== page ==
This is a blog dedicated to a personal interpretation of political news of the day. I attempt to be as knowledgeable as possible before commenting and committing my thoughts to a day's communication.

Saturday, January 21, 2017

Euphoria, Entreaties and Despair

resident Donald Trump delivers his inaugural address on the West Front of the U.S. Capitol on January 20, 2017 in Washington, DC.
Credit Joe Raedle, Getty Images

"It's weird, but it's great, and for the first time ever Russians are applauding the victory of a U.S. presidential candidate. It's a sign of the times."
Stanislav Byshok, political analyst, Russia

"We are ready to do our share of the work in order to improve the relationship."
Russian Prime Minister Dmitry Medvedev, Facebook entry

"Canada and the United States have built one of the closest relationships between any two countries in the world."
"This enduring partnership is essential to our shared prosperity and security."
Canadian Prime Minister Justin Trudeau

"Congrats to my friend President Trump. Look fwd to working closely with you to make the alliance between Israel&USA stronger than ever."
Israeli Prime Minister Benjamin Netanyahu, Twitter

"Germany’s ties with the United States of America are deeper than with any country outside of the European Union."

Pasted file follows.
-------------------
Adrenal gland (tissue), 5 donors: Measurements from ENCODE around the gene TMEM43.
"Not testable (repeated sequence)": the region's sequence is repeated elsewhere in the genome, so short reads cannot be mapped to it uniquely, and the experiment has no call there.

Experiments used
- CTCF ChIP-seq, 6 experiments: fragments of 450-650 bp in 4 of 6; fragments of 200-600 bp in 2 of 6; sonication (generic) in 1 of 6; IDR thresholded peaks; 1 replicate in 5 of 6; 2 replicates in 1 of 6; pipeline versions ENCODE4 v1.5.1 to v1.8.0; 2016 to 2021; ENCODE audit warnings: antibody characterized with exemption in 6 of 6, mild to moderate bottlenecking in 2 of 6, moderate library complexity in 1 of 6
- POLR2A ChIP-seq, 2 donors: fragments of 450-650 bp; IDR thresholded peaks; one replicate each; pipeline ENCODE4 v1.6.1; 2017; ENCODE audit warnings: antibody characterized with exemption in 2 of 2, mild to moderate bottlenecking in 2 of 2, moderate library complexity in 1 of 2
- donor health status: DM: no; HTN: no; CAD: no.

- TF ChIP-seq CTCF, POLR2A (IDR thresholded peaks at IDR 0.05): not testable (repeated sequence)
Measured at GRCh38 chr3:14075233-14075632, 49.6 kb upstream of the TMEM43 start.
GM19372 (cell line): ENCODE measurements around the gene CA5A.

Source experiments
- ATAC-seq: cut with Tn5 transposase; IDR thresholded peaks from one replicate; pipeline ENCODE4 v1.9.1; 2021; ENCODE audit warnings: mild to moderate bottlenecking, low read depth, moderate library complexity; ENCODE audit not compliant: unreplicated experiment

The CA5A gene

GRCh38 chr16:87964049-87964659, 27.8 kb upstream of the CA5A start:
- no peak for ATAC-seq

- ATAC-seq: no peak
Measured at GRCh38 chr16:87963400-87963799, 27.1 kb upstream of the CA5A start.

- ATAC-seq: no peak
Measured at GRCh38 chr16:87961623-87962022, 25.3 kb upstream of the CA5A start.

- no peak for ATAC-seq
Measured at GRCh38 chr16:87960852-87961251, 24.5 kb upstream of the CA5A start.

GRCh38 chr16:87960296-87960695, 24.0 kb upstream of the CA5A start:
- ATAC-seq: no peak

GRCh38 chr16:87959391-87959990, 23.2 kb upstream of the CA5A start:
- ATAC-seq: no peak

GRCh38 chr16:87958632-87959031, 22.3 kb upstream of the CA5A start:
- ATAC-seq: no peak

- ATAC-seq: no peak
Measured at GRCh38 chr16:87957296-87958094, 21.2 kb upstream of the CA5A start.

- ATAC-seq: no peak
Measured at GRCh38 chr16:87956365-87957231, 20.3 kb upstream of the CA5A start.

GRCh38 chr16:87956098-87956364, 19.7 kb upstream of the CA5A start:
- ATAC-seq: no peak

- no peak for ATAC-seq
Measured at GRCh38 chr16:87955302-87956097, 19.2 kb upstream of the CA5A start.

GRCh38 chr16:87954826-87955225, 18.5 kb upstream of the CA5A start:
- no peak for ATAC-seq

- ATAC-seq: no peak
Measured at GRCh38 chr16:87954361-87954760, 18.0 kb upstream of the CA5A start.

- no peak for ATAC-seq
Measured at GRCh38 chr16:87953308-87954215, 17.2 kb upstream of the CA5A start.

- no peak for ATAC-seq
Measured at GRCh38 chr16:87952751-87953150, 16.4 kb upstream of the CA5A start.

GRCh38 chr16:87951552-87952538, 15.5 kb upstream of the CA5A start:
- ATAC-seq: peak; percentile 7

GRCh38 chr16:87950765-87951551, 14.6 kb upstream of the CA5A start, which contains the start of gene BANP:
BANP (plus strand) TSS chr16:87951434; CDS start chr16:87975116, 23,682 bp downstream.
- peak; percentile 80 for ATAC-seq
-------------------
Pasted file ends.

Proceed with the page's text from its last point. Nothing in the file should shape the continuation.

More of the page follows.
"Germany and America are bound by common values — democracy, freedom, as well as respect for the rule of law and the dignity of each and every person, regardless of their origin, skin color, creed, gender, sexual orientation, or political views. It is based on these values that I wish to offer close cooperation, both with me personally and between our countries’ governments."
German Chancellor Angela Merkel 

"[U.S. President Donald Trump] recognizes the importance and significance of NATO."
"I'm also confident the USA will recognize the importance of the cooperation we have in Europe to ensure our collective defence and collective security."
"From our conversations to date, I know we are both committed to advancing the special relationship between our two countries and working together for the prosperity and security of people on both sides of the Atlantic."
British Prime Minister Theresa May 
First lady Michelle Obama, flanked by President Barack Obama and President-elect Donald Trump, greets Melania Trump at the White House in Washington
Credit Evan Vucuup
Quaking with trepidation, yet expressing confidence in a future that threatens to be derailed through the direct verbal expressions of the new President of the United States of America, traditional allies take hope in their vision that it will not be simple for anyone to promote wholesale rejection by this new administration of all the instruments of multi-national agreements in the promotion of intelligence gathering, mutual defence, and advantageous trade, along with open borders.

While world leaders express their limited confidence in phrases carefully gauged to mask their uneasiness over the unknown in dealing with a  volatile egocentric whose own pronouncements have made it abundantly clear that he basks lovingly in the multitudinous spheres of  his own ignorance, supremely satisfied that his views born of flighty attention spasms cannot be anything but accurate since he is, at the very least, infallible.